"We want them [the girls] to be able to focus on getting healthy, to contribute, and to not have to worry about where they live …to have the same rights as you and I."

Following the planning committee's rejection of Charlton Hall's move, both sides — Charlton Hall and the City — entered into a conciliatory process to try finding a suitable location. They could not.

"We tried to find an alternative property," says Thomson. "Due to radial separation there was only one place on York Blvd."

"It cost $1.2 million to purchase, we'd have to find a way to get leaseholders to vacate and then find funds to renovate," he says. "We own the building on Augusta, we have the funds to renovate it." "We're a charity, we have to be efficient with our funds and this wasn't affordable."

No agreement was reached.

September's council meeting rolled around and the stage was set for a fight at the OMB over radial separation.

The City, however, had a surprise up its sleeve.

At the last minute, just as the application was heading to the OMB, they found a new argument in zoning — hoping to avoid a potential OMB ruling against radial separation.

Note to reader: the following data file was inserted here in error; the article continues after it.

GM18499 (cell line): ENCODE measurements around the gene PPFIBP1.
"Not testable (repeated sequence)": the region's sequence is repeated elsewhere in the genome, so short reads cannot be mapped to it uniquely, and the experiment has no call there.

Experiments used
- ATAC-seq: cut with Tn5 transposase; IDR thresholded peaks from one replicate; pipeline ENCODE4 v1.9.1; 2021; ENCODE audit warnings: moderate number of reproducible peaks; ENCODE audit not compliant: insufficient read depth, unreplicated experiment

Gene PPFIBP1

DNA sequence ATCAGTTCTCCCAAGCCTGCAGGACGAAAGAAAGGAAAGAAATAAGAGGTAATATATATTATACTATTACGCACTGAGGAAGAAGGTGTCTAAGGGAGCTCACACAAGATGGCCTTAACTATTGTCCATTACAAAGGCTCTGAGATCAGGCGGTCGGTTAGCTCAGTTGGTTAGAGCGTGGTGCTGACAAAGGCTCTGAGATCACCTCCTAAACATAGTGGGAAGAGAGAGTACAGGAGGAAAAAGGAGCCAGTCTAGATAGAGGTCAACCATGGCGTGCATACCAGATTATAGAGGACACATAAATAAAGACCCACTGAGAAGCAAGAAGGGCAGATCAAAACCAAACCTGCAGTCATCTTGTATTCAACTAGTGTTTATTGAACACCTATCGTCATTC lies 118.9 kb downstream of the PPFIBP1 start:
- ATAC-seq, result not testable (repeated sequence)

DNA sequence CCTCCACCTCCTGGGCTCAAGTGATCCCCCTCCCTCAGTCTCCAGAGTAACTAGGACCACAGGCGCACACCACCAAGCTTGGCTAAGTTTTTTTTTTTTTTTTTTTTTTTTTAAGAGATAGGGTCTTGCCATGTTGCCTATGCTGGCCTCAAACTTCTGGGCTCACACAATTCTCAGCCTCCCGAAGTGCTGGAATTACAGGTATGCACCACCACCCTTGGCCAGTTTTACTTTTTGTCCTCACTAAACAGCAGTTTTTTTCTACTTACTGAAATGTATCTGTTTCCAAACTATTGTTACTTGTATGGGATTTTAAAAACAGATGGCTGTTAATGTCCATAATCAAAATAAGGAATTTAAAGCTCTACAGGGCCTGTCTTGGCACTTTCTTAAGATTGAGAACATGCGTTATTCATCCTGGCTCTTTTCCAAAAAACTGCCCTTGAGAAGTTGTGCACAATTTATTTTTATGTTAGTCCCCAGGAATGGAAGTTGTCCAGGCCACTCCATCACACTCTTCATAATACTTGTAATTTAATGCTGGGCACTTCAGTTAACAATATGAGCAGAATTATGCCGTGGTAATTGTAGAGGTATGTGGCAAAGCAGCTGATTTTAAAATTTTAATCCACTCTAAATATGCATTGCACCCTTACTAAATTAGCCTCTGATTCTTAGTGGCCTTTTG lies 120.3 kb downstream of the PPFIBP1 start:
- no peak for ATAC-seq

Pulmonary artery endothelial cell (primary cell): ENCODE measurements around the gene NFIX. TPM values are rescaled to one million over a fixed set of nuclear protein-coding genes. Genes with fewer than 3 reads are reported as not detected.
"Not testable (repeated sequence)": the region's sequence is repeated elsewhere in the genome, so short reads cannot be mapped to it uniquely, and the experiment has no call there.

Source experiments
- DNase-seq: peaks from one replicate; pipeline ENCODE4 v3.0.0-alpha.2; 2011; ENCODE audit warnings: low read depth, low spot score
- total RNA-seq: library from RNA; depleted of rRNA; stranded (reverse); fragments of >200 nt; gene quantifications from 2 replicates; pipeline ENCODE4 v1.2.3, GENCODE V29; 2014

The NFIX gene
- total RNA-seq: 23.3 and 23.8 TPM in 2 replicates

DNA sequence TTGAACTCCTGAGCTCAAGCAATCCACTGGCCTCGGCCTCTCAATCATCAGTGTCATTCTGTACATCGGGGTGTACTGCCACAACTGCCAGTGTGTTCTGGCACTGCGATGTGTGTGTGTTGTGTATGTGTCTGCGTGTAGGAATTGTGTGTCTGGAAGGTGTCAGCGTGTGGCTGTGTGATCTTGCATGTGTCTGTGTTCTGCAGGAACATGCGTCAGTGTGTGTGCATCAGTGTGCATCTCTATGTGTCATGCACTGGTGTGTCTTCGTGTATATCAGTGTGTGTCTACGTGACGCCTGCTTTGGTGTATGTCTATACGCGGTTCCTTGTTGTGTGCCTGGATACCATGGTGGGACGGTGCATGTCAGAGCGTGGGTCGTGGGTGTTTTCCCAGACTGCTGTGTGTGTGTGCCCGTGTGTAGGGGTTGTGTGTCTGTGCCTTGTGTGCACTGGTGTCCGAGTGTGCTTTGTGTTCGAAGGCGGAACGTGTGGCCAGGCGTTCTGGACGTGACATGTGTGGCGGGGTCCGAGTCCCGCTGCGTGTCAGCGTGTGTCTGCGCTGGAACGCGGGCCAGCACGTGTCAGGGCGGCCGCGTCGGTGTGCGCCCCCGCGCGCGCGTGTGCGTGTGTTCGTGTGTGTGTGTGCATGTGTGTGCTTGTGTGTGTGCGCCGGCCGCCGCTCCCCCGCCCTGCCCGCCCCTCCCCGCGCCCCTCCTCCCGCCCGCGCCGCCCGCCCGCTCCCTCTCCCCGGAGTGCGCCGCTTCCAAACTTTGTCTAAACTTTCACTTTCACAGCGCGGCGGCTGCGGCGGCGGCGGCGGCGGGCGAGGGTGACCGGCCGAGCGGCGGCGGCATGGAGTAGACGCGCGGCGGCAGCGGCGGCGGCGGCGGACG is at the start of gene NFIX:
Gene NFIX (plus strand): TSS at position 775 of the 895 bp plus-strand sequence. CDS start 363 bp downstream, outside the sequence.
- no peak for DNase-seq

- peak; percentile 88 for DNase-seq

Staff claimed they discovered that Charlton Hall operated day programs at 121 Augusta and this made it an institutional use similar to a hospital — not a residential care facility. City staff adopted similar language to the residents, calling the relocation "undesirable institutional use" of the property.

This newfound "discovery" was quickly challenged by Ward 9 councillor Brad Clark, who noted their own report at January's planning committee noted the day programs. They knew about it all along. The debate became heated, Merulla's comparison to zoning for pedophiles being the low point.

After more than an hour, Council voted, with all 16 members present; only four voted to allow the facility to move: Clark and Whitehead were joined by Ward 14 councillor Rob Pasuta and Ward 10 councillor Maria Pearson. Every other member of Council stood up and voted against the move.

The case was off to the OMB. A hearing was held less than three weeks later. On October 16, the City, Charlton Hall and the Ontario Human Rights Commission made their pre-hearing arguments in front of OMB vice-chair Jan Seaborn.